Iris Pendegrast, Managing Director, Global Relay For Life
In early March, I visited Kenya with several staff members from the American Cancer Society Global Health department and a Society volunteer to determine how the American Cancer Society can best support cancer treatment and prevention efforts in this country. As part of this trip, we trained volunteers for the country’s first Relay For Life, which will be hosted by KENCASA (Kenya Cancer Association) in June 2014.
The cancer situation in Kenya is pretty bleak for patients without financial means. In a country of 40 million, 60% make less than $2 per day. Cancer is the third leading cause of death in Kenya –after infectious diseases and cardiovascular disease. The leading cancers in Kenya are cervical and breast cancer for women and prostate and esophagus for men. Over 80% of cancer cases in Kenya present late and 80% come from the rural areas. Currently, the Kenyatta National Hospital, the only public hospital that treats cancer patients, has an extreme backlog and isn’t scheduling appointments for newly diagnosed patients who need radiation until February 2015.
We met with several organizations and key stakeholders during our visit who explained that late presentation and management of cancer is due to multiple factors:
- Lack of awareness
- Inadequate diagnostic facilities
- Lack of treatment facilities
- High cost of treatment – the public hospital charges for treatment
- High poverty index
We heard throughout the trip about the lack of a facility for patients to stay if they were lucky enough to actually get an appointment for treatment in Nairobi. We had the chance to meet with the executive leadership of the private hospital, Aga Khan University Hospital, and they gave us a tour. It is indeed a fine hospital, in stark contrast to the public hospital where they have one used radiation machine and patients may have to wait a year or more for radiation.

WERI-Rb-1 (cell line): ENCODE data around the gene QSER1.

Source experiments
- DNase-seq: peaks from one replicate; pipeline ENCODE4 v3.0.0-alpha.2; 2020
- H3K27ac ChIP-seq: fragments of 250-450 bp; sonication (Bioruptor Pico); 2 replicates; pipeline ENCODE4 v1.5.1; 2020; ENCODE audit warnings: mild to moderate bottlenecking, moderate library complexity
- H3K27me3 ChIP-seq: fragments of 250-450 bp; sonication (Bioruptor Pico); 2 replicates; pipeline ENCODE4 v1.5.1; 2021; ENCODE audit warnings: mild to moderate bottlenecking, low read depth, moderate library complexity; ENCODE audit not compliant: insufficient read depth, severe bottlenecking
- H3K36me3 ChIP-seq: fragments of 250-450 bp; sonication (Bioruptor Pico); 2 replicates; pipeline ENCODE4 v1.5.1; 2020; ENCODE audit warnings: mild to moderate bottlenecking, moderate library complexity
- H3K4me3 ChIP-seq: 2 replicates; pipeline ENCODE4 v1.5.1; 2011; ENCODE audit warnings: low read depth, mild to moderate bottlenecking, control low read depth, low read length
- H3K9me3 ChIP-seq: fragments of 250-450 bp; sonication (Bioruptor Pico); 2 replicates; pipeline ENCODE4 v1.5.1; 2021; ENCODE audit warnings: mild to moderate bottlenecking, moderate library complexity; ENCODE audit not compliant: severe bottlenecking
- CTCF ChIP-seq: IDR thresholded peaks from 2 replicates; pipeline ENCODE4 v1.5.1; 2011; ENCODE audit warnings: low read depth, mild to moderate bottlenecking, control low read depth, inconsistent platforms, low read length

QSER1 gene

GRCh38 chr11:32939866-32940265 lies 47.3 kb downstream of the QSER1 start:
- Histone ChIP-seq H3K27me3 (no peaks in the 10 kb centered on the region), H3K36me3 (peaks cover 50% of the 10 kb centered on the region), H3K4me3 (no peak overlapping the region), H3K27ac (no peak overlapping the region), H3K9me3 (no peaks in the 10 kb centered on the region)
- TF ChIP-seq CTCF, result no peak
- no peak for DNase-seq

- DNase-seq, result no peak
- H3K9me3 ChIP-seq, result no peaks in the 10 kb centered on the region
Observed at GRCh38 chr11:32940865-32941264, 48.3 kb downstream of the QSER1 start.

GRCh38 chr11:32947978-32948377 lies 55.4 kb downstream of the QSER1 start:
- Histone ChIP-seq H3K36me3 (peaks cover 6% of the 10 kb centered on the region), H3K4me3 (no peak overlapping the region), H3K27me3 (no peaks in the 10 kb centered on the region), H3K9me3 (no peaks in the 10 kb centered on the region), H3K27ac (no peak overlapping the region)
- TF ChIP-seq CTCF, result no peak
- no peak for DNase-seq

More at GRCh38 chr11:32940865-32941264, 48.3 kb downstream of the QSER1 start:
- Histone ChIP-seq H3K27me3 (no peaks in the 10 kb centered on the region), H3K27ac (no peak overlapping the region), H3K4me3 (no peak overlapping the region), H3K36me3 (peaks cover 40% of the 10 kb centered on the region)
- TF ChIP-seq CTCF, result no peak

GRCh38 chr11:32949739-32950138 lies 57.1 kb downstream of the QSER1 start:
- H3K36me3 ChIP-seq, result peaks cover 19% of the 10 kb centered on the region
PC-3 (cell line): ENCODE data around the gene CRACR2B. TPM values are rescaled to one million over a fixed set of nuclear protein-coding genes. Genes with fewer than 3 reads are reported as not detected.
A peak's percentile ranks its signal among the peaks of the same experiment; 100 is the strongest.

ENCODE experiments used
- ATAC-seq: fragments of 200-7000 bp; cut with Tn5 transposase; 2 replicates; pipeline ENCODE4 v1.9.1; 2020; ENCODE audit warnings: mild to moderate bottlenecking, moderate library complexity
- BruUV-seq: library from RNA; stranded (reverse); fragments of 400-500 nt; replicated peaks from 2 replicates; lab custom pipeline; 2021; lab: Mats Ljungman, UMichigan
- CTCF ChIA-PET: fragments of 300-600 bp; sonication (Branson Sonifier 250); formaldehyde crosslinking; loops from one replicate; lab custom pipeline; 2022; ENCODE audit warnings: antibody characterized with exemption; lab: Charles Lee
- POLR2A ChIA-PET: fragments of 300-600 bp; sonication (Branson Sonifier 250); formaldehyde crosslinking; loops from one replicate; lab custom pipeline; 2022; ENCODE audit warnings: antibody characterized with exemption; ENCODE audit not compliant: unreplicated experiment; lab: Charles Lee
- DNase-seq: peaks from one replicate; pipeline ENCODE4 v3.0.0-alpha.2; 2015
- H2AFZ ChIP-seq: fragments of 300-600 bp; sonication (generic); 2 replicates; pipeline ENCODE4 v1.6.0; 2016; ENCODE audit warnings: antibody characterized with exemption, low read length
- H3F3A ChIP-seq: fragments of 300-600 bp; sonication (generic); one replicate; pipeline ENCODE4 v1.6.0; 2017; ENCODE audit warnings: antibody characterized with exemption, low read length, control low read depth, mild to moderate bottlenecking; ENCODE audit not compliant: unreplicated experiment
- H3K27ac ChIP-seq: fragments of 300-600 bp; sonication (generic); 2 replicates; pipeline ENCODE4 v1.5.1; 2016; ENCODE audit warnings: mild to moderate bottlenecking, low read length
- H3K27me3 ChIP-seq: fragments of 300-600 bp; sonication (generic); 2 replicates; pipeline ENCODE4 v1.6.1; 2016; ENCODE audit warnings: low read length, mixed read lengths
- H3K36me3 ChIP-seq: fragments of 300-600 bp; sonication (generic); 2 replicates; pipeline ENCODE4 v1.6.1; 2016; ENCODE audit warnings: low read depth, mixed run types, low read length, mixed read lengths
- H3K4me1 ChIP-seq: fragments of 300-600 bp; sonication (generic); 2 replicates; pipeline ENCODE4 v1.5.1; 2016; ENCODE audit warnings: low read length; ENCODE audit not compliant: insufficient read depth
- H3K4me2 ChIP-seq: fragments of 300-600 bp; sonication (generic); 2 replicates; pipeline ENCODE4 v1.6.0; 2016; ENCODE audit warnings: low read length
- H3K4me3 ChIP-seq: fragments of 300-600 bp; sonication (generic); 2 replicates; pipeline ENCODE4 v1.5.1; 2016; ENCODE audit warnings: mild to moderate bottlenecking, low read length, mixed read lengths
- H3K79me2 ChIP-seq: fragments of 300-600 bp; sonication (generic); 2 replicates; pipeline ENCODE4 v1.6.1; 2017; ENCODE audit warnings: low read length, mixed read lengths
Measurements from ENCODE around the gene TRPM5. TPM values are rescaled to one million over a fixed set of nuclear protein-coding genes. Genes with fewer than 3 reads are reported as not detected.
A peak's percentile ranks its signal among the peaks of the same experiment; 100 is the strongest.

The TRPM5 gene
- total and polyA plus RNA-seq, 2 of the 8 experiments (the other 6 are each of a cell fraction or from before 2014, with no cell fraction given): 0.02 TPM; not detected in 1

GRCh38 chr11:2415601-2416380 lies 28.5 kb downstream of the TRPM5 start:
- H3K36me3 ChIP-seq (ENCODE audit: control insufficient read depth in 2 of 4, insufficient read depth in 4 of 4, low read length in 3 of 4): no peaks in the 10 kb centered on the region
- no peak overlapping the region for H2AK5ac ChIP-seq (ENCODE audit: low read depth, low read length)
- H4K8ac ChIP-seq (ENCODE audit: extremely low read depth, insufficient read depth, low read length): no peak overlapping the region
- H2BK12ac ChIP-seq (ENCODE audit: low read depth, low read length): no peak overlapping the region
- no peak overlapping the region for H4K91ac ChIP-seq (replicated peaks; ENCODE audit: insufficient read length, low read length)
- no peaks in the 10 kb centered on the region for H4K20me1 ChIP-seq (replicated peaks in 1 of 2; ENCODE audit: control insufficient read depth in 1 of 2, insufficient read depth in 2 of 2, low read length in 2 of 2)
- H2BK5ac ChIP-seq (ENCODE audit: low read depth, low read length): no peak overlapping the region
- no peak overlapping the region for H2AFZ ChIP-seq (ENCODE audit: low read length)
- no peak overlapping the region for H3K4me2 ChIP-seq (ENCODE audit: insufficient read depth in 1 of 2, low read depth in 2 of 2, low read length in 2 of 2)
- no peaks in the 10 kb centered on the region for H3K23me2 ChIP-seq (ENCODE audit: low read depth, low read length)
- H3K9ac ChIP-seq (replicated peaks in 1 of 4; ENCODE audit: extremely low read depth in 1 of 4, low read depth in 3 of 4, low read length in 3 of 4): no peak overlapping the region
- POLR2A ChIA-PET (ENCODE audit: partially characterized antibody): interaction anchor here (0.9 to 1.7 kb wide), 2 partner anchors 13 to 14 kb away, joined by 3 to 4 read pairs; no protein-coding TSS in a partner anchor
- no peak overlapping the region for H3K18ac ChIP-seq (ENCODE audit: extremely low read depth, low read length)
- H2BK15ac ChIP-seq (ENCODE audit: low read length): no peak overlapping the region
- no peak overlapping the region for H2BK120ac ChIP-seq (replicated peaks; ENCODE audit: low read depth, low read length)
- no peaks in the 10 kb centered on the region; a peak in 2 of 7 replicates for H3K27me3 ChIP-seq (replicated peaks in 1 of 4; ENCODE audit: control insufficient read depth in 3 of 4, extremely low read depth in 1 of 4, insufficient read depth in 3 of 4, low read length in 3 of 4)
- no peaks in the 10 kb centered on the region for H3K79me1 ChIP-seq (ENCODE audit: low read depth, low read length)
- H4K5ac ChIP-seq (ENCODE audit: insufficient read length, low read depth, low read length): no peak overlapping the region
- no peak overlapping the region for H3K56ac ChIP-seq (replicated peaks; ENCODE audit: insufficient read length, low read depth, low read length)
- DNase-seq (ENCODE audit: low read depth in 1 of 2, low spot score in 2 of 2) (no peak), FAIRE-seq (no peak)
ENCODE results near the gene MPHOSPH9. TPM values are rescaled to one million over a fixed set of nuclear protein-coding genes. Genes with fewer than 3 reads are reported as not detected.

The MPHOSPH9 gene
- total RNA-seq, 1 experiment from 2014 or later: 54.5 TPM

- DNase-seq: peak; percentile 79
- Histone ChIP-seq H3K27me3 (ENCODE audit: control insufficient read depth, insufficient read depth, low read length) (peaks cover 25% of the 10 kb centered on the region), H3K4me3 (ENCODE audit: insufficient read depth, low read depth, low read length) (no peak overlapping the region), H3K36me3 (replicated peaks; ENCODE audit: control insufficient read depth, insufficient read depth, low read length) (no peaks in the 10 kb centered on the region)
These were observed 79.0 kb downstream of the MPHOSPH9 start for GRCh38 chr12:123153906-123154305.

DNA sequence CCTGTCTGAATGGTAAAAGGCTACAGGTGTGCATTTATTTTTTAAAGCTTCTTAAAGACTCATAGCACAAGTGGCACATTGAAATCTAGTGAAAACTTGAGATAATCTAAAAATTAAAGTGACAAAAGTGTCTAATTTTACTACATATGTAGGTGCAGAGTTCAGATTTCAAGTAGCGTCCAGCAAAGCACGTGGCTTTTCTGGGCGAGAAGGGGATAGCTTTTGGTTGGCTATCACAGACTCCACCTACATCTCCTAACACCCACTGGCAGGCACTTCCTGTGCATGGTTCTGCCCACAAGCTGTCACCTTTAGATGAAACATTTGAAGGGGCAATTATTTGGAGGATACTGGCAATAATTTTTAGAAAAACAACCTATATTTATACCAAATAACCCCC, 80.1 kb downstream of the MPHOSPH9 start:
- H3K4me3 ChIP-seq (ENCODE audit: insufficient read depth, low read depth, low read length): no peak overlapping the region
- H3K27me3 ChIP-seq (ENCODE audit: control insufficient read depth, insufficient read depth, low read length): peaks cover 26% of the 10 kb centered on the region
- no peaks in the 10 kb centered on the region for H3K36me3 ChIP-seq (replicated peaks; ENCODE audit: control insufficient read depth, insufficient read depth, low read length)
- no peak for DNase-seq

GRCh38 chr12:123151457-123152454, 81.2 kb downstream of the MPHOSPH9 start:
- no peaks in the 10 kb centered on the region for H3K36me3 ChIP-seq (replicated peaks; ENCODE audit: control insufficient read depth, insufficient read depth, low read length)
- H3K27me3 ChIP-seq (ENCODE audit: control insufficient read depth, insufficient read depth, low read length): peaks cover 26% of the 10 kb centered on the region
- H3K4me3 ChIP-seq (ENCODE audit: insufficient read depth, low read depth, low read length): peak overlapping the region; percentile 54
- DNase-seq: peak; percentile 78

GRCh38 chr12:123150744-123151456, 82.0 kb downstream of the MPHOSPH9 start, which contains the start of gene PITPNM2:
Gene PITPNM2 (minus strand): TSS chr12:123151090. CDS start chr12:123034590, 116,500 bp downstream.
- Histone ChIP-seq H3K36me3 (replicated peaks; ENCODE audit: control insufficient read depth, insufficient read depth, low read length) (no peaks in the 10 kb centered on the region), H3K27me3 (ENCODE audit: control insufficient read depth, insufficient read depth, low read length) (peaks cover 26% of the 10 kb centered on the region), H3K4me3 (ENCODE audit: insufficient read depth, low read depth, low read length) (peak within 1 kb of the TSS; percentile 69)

It is at this crossroads between the cancer science, treatment, and fundraising where our Global Relay For Life fits. The mission for Relay For Life through KENCASA is to fund the treatment of at least 30 patients in each of the 54 counties across the country. These are people that currently have no resources, no transportation to Nairobi hospitals, and nowhere to stay when they get to the city. It is the sincere hope of the American Cancer Society Global Health Department that in partnership with Global Relay For Life, KENCASA will begin to generate the funds required to provide the basic resources needed in this growing country.
While there, we hosted a reception to officially kick off Relay For Life in Kenya, and we had over a 100 VIPs attend. Among them was the Chairman of KCB bank, who not only publicly stated the bank's support of Relay by committing multiple teams, but they also made a commitment of 250,000 Kenyan shillings (about $3,000).
The highlight for the Relay team was the Relay For Life training. Laura McCormick, ACS Global Relay For Life volunteer from the New England Division, did an outstanding job showcasing the importance of the volunteer role in Relay, and the Kenyan volunteers connected with her as a role model instantly. Ann McMikel, Vice President of Global Partnerships and Planning, and Jacqui Drope, Managing Director of Global Cancer Prevention, shared our collective global planning and how to leverage the goals and partners of both organizations in the global fight against cancer. We had the opportunity to meet with the Kenyan Relay leadership committee and helped prepare them for the all-day training. The training was originally was planned for 35 people, but in fact 180 people attended! Many had traveled over 300 km to get there and they were one of the most engaged groups in my history with our Global Relay For Life program.
It is evident that Relay For Life is going to make an incredible difference in Kenya, and it is definitely going to give a voice to the people in most need. I believe that the volunteers that attended our training will make the difference and they will do it quickly. They were very verbal about the plight of cancer patients and one after one pledged their commitment to make Relay For Life a success in their country. Relay will bring much needed education to debunk the myths surrounding cancer in the rural counties, it will provide critical prevention information, and it will bring much needed funds to help 1,470 Kenyans get the treatment they need. Above all, Relay will mobilize these communities, which will in turn force policy change at the highest level - the only way the cancer landscape will change over the long-term.
Luminaria Ceremony training with Relay For Life of Kenya volunteers.